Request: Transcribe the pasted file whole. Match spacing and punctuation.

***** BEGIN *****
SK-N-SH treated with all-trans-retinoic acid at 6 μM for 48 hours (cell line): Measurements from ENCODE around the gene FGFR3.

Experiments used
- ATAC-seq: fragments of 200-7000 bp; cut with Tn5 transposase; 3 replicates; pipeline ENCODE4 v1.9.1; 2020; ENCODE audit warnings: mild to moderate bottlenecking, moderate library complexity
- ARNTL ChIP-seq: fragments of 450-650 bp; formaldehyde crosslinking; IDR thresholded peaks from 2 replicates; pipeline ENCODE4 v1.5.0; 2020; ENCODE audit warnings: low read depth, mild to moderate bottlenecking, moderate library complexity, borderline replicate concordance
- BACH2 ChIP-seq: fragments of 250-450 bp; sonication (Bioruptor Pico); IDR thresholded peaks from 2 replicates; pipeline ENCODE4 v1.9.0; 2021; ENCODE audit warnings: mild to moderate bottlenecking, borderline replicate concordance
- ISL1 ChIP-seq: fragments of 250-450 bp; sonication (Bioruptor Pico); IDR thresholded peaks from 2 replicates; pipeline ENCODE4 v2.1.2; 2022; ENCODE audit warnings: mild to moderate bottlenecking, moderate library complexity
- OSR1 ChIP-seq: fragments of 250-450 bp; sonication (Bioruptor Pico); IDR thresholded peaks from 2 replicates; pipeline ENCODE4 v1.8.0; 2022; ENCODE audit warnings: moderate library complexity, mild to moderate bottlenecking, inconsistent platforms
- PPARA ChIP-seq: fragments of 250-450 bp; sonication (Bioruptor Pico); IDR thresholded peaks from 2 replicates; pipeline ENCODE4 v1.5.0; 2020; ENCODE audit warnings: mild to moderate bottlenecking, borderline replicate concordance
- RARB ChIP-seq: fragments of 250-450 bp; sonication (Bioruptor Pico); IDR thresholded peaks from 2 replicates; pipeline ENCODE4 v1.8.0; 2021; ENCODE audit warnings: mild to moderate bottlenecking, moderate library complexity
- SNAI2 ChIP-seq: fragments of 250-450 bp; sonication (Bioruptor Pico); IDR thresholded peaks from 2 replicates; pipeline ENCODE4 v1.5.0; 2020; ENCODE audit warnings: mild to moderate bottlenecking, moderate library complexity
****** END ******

SK-N-SH treated with all-trans-retinoic acid at 6 μM for 48 hours (cell line): Measurements from ENCODE around the gene FGFR3.

Experiments used
- ATAC-seq: fragments of 200-7000 bp; cut with Tn5 transposase; 3 replicates; pipeline ENCODE4 v1.9.1; 2020; ENCODE audit warnings: mild to moderate bottlenecking, moderate library complexity
- ARNTL ChIP-seq: fragments of 450-650 bp; formaldehyde crosslinking; IDR thresholded peaks from 2 replicates; pipeline ENCODE4 v1.5.0; 2020; ENCODE audit warnings: low read depth, mild to moderate bottlenecking, moderate library complexity, borderline replicate concordance
- BACH2 ChIP-seq: fragments of 250-450 bp; sonication (Bioruptor Pico); IDR thresholded peaks from 2 replicates; pipeline ENCODE4 v1.9.0; 2021; ENCODE audit warnings: mild to moderate bottlenecking, borderline replicate concordance
- ISL1 ChIP-seq: fragments of 250-450 bp; sonication (Bioruptor Pico); IDR thresholded peaks from 2 replicates; pipeline ENCODE4 v2.1.2; 2022; ENCODE audit warnings: mild to moderate bottlenecking, moderate library complexity
- OSR1 ChIP-seq: fragments of 250-450 bp; sonication (Bioruptor Pico); IDR thresholded peaks from 2 replicates; pipeline ENCODE4 v1.8.0; 2022; ENCODE audit warnings: moderate library complexity, mild to moderate bottlenecking, inconsistent platforms
- PPARA ChIP-seq: fragments of 250-450 bp; sonication (Bioruptor Pico); IDR thresholded peaks from 2 replicates; pipeline ENCODE4 v1.5.0; 2020; ENCODE audit warnings: mild to moderate bottlenecking, borderline replicate concordance
- RARB ChIP-seq: fragments of 250-450 bp; sonication (Bioruptor Pico); IDR thresholded peaks from 2 replicates; pipeline ENCODE4 v1.8.0; 2021; ENCODE audit warnings: mild to moderate bottlenecking, moderate library complexity
- SNAI2 ChIP-seq: fragments of 250-450 bp; sonication (Bioruptor Pico); IDR thresholded peaks from 2 replicates; pipeline ENCODE4 v1.5.0; 2020; ENCODE audit warnings: mild to moderate bottlenecking, moderate library complexity